Last year was painful for many investors. All the major U.S. indexes were down in 2018, with the S&P 500 (SNPINDEX:^GSPC) falling more than 6% for the year. Not all stocks fell victim to the downturn, however, with programmatic advertising specialist The Trade Desk (NASDAQ:TTD) soaring more than 150% -- and that may be just the beginning.

Even after those impressive gains, I think the company is on the verge of a once-in-a-generation opportunity that will propel its stock to new heights. Let's take a look at what The Trade Desk does, that opportunity ahead, and why I think the company is well positioned to prosper in 2019 and beyond.

A woman silhouetted standing on a hill with her arms raised, her body replacing the number one in 2019.

Image source: Getty Images.

Programmatic advertising

The Trade Desk specializes in the digital ad space, and more specifically programmatic advertising. This may not be a household term, but is easy enough to understand. The process involves using high-speed computers and sophisticated algorithms that automate the process of ad buying in real time. This method ensures that the ads are matched with the customers they are most suited for. The Trade Desk is able to place more than 9 million ads per second in an online auction that is much more cost effective and efficient for advertisers. This cutting-edge technology puts The Trade Desk in a unique position to benefit from a growing and lucrative trend.

Total global advertising revenue is expected to be about $700 billion in 2018, and could top $1 trillion within the next 10 years. The adoption of digital ads continues to rise, now accounting for about half of that total. Programmatic advertising is one of the fastest-growing segments of the market, and is expected to have grown by 21% year over year in 2018 versus 2017.

The Trade Desk is taking market share from the incumbents, with revenue that climbed 54% year over year during the first nine months of 2018 -- more than twice as fast as programmatic ad sales grew industry-wide. This wasn't a fluke, either, as The Trade Desk overcame tough comps to grow its ad sales by 52% in 2017 and 78% in 2016.

The Trade Desk has a market cap of less than $6 billion. It went public just over two years ago and is already profitable. Diluted earnings per share of $1.07 grew 39% year over year during the first nine months of 2018 compared to the year-earlier period.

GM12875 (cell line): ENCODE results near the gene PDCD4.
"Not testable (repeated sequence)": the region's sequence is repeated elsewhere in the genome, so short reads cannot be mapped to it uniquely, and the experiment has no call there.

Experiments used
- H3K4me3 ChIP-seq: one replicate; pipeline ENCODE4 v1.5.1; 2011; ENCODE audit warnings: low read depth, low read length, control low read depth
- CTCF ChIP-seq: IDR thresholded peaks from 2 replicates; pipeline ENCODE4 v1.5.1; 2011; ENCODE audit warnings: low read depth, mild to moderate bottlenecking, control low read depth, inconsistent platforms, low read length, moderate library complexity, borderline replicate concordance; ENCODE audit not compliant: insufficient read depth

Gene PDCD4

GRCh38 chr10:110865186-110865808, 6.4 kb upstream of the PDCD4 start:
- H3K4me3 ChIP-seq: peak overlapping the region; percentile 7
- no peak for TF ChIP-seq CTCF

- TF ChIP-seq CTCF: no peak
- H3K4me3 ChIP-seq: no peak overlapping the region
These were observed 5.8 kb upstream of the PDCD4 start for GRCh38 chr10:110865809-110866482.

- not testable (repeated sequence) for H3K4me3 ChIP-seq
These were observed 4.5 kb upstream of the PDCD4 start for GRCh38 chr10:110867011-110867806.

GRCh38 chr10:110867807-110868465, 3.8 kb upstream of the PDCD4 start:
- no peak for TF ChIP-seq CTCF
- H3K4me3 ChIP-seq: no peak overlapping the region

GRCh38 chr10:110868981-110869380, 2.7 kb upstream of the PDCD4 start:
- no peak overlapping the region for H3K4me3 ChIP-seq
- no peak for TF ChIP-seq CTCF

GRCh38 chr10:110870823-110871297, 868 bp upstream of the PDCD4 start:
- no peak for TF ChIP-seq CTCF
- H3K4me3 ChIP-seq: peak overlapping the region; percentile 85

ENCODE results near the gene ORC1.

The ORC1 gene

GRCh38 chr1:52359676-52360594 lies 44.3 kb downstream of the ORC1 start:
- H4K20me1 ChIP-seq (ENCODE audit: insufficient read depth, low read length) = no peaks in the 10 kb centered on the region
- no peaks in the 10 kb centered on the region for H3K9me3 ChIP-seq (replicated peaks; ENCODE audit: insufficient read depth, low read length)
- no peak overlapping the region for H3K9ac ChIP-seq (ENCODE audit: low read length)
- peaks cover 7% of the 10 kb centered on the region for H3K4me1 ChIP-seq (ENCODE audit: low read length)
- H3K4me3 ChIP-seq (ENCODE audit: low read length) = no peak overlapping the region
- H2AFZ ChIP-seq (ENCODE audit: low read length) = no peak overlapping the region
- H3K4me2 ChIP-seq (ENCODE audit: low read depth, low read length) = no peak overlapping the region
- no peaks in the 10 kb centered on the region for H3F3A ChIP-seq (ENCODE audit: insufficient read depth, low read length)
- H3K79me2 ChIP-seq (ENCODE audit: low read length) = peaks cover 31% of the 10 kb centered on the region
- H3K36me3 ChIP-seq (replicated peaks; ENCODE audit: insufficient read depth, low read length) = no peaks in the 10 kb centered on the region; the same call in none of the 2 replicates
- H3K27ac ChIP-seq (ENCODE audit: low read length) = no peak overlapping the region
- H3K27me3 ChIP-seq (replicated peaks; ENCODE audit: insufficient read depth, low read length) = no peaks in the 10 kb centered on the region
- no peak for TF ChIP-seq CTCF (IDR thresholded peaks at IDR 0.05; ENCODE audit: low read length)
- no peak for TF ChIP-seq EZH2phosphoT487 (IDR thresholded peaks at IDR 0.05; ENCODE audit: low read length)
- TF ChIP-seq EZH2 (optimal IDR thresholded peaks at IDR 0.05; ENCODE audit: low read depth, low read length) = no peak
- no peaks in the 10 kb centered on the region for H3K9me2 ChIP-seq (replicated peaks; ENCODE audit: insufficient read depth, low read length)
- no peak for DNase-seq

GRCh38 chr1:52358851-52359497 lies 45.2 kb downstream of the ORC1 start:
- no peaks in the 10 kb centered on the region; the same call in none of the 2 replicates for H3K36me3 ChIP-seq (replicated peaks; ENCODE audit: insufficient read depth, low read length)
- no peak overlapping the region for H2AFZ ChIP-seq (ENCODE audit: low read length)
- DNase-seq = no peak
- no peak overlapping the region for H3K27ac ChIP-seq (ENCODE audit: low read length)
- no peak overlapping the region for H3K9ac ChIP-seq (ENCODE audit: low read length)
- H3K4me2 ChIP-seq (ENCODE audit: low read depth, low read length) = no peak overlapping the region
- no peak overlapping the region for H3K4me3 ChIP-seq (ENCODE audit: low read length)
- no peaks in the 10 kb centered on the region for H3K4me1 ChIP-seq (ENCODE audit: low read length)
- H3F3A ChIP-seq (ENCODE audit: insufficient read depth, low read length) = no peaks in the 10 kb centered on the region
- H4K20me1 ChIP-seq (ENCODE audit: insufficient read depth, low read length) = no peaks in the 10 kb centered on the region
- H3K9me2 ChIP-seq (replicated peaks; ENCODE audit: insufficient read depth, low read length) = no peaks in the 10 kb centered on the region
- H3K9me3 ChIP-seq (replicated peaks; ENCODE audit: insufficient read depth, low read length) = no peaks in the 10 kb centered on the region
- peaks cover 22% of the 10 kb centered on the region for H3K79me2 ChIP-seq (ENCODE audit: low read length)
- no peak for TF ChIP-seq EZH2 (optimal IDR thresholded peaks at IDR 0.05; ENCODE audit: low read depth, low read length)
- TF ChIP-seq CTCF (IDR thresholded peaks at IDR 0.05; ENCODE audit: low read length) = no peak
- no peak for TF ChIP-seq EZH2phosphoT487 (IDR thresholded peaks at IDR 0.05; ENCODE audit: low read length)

David takes on Goliath

It isn't any secret that the digital advertising space is competitive, and the biggest players dwarf The Trade Desk by comparison. Facebook (NASDAQ:FB) and Google, a division of Alphabet (NASDAQ:GOOGL) (NASDAQ:GOOG), are a virtual duopoly in the realm of digital advertising. While estimates vary, the tech giants accounted for about 58% of the market in 2018. Those two have also been credited with nabbing a majority of the growth in the segment in recent years.

While Facebook and Google are formidable challengers, The Trade Desk now has an edge over them that requires a little context.

Businessman looking through a window shaped like a climbing graph.

Image source: Getty Images.

The ripple effect of data scandals

The European Union recently enacted sweeping data-privacy rules known as the General Data Protection Regulation, which is designed to legalize the data protections and privacy rights of its citizens. One of the unintended consequences of privacy scandals like Cambridge Analytica and these far-reaching new laws was an announcement by Google in mid-2017 that it would stop sharing DoubleClick IDs, which show how many times a person has seen a specific ad on a particular device, with advertisers. According to The Trade Desk CEO Jeff Green: "Removing the ID makes comparative reporting go away, so this is a very big deal...Taking this away weakens the value proposition of YouTube, Google, and DBM (DoubleClick Bid Manager)." 

"Because The Trade Desk does not transact indirectly identifiable consumer data and because we don't own a search engine, we can provide a Unified Open ID that enables advertisers to compare every destination on their media plan to every other destination objectively," Green said in a recent conference call. "Our data and the data of our third-party partners cannot be directly associated with an individual. Data in The Trade Desk platform does not include names, phone numbers, or Social Security numbers, for example." 

This gives The Trade Desk a distinct advantage over its much larger competitors, and is allowing it to continue to steal market share.

Why Trade Desk is my top 2019 pick

There's certainly no guarantee that The Trade Desk will capitalize on this massive opportunity, but the company's recent results are encouraging, and growth in some of its key channels is surging. The programmatic advertiser has been tapping into larger trends, like the shift from linear television to streaming video and the growing dominance of mobile. Ads on its internet-connected-TV segment soared, growing 10-fold year over year, while the audio segment climbed 192%. The mobile video and in-app segments also posted impressive gains, up 98% and 90%, respectively, year over year.

These numbers illustrate how the company is taking advantage of these societal trends for even further gains. Add its state-of-the-art technology to the equation, and it's easy to see why The Trade Desk is my top stock for 2019.

Suzanne Frey, an executive at Alphabet, is a member of The Motley Fool's board of directors. Danny Vena owns shares of Alphabet (A shares), Facebook, and The Trade Desk. The Motley Fool owns shares of and recommends Alphabet (A shares), Alphabet (C shares), Facebook, and The Trade Desk. The Motley Fool has a disclosure policy.